From the Nashville Symphony

A Latin Fiesta at the Schermerhorn

A Latin Fiesta at the Schermerhorn

On February 3 & 4 the Nashville Symphony gave a rather eclectic and unconventionally exquisite concert billed as a “Latin Fiesta!” with a group of interesting works including Chen Yi’s Introduction, Andante and Allegro, Arturo Márquez’s Fandango featuring the great Anne Akiko Meyers on Violin, with both framed by Maurice Ravel’s works: Alborada del gracioso and his Rapsodie espagnole.

Ravel’s Alborada del gacioso (roughly translated as “the morning clown’s song), written in 1905, began its existence as one of five short piano pieces Ravel wrote to be included in his suite Miroirs (Mirrors). In 1909 the famous impresario of the Ballets Russes, Sergei Diaghilev, visited Spain and as a result, commissioned a number of ballets on Spanish themes. Leonid Massine took one of the commissions on and choreographed a work that included Ravel’s piano version. In response, Diaghilev then commissioned Ravel to orchestrate the piece for the ballet’s premiere (titled Les jardins d’Aranjuez).

As such, it is a brief, colorful work for orchestra in three main sections, a central clown’s song framed by lively dance music. The Spanish ambiance is obtained through pizzicato strings imitating guitars and the use of castanets, tambourine cymbals and harp, performed wonderfully by Nashville’s percussionists. It is a beautiful piece that might just feel a bit brief, but then the orchestra began to make way for the soloist, Anne Akiko Meyers.

In 2018 Anne Akiko Meyers, international celebrity violinist, approached the great Mexican composer Arturo Márquez and “…asked if he would be interested in writing a violin concerto incorporating Mariachi traditions.” Márquez then completed a work, titled Fandango, that he had been considering for over a quarter of a century, and Meyers has been championing the work ever since. The Fandango has long been understood to be a Spanish genre due to its emergence there sometime in the 18th century. In Mexico, the term also signifies a party where people get together to dance, to play, and to sing in a community setting. It is to this tradition that Márquez is referring in his title. The piece is in three movements (fairly standard for a concerto) but with characteristic titles: Folia Tropical, Plegaria (Chaconne) and Fandanguito.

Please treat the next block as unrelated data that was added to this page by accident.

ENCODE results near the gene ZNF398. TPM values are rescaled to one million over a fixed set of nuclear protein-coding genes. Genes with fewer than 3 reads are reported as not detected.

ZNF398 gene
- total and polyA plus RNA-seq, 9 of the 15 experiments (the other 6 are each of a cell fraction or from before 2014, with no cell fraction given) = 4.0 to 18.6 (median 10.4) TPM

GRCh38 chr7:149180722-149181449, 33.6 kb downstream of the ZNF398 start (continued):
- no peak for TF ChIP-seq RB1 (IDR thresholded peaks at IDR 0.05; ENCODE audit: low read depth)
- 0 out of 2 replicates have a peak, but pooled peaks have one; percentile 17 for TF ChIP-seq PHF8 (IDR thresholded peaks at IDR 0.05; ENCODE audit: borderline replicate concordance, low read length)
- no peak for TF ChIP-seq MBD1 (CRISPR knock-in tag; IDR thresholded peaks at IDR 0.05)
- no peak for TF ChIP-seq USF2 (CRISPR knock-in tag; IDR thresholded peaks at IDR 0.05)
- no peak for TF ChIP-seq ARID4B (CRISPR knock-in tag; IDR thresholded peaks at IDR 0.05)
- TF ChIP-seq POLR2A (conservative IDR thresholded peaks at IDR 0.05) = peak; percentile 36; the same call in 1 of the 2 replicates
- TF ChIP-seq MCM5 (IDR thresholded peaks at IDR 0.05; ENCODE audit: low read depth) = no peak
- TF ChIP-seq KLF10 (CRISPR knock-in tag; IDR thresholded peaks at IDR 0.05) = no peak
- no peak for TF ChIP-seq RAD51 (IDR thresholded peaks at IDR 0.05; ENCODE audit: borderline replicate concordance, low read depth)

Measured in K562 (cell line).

The Folia Tropical, in a standard 1st movement allegro form, opens with an intense cadenza leading to a dance which the orchestra eventually takes up. After a brief transition, a soaring melodic line over an ostinato gave Meyers a moment to show the versatility of her abilities—you could tell the piece was written for her and the intensity and spirit in which she approached the performance was breathtaking. At the end of the movement the room was moved to applause despite the fact that we (should) know better—it was marvelous. The room chuckled when Meyers’ smiled and assured us “There’s a lot more music to come.” And indeed there was. By the end of the evening Meyers had won over the audience with this remarkable composition; One waits earnestly for the recording.

After intermission, Maestro Guerrero came on stage and took a moment to introduce Chen  Yi’s Introduction, Andante and Allegro from the podium. There he described the two sacred animals from Chinese legend that inspired Chen’s work: Xuanwu, the representative of the north and winter, often depicted as a turtle entwined with a snake; and the white tiger, the symbol of the west and autumn. The work, inspired by Chinese Opera (described by Guerrero as “over the top”) is exciting and dynamic. The first movement draws on a pentatonic construction based on a Chinese folk tune. Chen Yi was one of those children who were sent to the countryside during the cultural revolution to be “rededucated.” This personal catastrophe at least allowed for a generation of China’s most talented musicians, in the middle of their training, to interact with the culture’s folk genres, adapting and reincorporating them into their emerging, Western-inspired voices.

The Black Turtle of the North, entwined with a snake and the White Tiger. (Photo: Linda De Volder)

The central movement with its “dark and mysterious” soundscape is marked by quartertone harmonic language within a wide open, but somewhat threatening vistas; it is much more snake than turtle. The Allegro’s tiger ostinato, ever prancing through the forest, was troubling and delightful. The micro-tonality of the piece was mesmerizing, especially the way in which the sounds were introduced in a gentle, accessible way, it was Chen’s skill as an orchestrator that were most remarkable for me—the way she creates an inner work with the ensemble (and the way our symphony performed it) was in many moments positively Mahlerian.

The evening ended with Ravel’s Rhapsodie Espagnole, another early piece that he wrote for piano before fully orchestrating it, now under the light of Chen Yi and Márquez, Ravel’s turn of the century Spanish innovations seemed almost conventional, indeed it was remarkable that Guerrero and company managed to create a concert so progressive that Ravel became the chestnut! In looking around at the standing ovation, I wondered that their were empty seats–could the “music city” be so wary of something so beautiful because it was new? It seems that the Nashville Symphony has more work to do. The Nashville Symphony returns on February 23-25 featuring Paul Jacobs on organ, with “An American in Paris” in which Gershwin’s masterpiece will be paired with another set of brand new works, some of them being recorded (Grammy anyone?). Make a showing people, you’ll want to say you were there when this happened!



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